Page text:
Child Bearing and Cancer: Protecting Fertility

There is a new way for women who have cancer to still have babies. Young women diagnosed with breast cancer are usually focused on surviving their illness, not their future fertility. Chemo can end their ability to have babies later on, but this breakthrough can change that.

There are a number of ways we can try to protect a woman’s ability to have babies, but many fail. This potential breakthrough could soon mean that women won’t have to choose between a cancer cure and a family.

When Jenny Shepard learned she had a gene mutation that put her at high risk for breast cancer, she had to make some life-changing choices. If she ended up needing treatment for breast cancer, it might end her chances of having a baby. So she had her children first, then had a double mastectomy and hysterectomy to reduce her risk of cancer.

“I knew this was something I needed to take care of and I’m thankful I did, because a year after I had it, my 27 year old sister got breast cancer,” said Jenny.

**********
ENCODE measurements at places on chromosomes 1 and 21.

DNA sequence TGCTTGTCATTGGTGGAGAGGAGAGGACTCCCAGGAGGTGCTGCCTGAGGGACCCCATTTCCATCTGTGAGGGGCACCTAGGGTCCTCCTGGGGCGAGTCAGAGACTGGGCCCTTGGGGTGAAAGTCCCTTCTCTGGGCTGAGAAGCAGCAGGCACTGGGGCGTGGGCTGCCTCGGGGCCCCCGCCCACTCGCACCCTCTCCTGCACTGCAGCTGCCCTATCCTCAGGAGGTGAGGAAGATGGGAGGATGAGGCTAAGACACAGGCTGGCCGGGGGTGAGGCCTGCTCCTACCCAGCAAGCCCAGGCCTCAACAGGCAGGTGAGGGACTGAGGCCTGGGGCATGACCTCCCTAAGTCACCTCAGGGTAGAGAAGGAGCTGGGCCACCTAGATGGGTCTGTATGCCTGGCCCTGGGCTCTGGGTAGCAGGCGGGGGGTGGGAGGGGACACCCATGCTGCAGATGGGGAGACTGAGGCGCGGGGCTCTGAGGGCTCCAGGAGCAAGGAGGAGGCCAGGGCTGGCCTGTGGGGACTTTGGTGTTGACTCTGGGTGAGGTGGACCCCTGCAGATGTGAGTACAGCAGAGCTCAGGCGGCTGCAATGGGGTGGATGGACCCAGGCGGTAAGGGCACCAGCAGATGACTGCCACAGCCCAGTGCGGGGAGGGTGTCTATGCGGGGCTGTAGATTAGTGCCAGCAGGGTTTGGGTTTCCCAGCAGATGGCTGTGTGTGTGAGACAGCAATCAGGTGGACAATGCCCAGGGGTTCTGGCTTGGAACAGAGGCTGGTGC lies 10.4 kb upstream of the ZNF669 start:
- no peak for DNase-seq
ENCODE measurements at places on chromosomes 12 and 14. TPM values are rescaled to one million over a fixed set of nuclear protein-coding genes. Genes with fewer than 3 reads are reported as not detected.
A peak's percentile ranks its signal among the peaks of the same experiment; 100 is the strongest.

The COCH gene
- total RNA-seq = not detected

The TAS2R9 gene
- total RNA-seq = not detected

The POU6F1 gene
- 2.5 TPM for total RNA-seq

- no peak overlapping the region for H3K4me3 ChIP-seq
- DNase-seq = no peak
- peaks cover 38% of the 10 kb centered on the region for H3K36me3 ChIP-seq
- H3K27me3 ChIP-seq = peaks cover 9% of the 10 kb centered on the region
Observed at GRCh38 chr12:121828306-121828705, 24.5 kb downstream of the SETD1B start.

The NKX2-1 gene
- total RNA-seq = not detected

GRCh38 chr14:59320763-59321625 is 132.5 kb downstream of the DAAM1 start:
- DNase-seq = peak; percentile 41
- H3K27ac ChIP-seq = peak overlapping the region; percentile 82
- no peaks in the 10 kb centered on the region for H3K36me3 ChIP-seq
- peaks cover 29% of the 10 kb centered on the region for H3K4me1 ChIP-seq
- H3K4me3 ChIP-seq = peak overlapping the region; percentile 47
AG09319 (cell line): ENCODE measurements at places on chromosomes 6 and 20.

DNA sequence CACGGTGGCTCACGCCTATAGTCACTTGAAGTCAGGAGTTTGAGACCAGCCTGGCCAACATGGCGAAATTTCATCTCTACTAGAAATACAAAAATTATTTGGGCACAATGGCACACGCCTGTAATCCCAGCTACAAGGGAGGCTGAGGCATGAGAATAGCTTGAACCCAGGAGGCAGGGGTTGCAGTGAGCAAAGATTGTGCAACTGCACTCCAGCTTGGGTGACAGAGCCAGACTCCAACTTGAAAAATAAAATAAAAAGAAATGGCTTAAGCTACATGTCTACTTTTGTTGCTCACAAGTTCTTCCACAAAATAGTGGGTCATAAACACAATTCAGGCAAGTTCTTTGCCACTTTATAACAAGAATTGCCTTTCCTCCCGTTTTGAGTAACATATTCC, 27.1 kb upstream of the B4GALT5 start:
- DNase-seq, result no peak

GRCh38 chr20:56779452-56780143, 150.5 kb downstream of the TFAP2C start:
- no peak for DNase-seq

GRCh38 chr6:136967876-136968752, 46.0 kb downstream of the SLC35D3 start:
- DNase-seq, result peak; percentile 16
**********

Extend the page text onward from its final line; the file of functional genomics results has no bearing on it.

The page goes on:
Because chemo can cause the ovaries to stop producing eggs, woman can freeze their eggs, ovarian tissue or embryos prior to treatment for use later in life. That technique however is far from full proof. Now researchers at the Cleveland Clinic have come up with breakthrough strategy, using a medication called Goserelin {go-zher-a-lin} that sort of puts a woman’s ovaries to sleep; hiding and protecting them from the chemotherapy.

The results: When compared to women who got chemo without the new drug, almost three times as many women protected their fertility during chemo, and almost twice as many actually got pregnant.

This means that many women who need breast cancer treatment won’t have to wait until after they have their kids as Jenny did.

The drug is given as a series of shots at the same time as chemotherapy. My advice, if you are diagnosed with any kind of cancer, male or female, talk to your doctor about fertility options. You need to plan ahead before you start your treatment.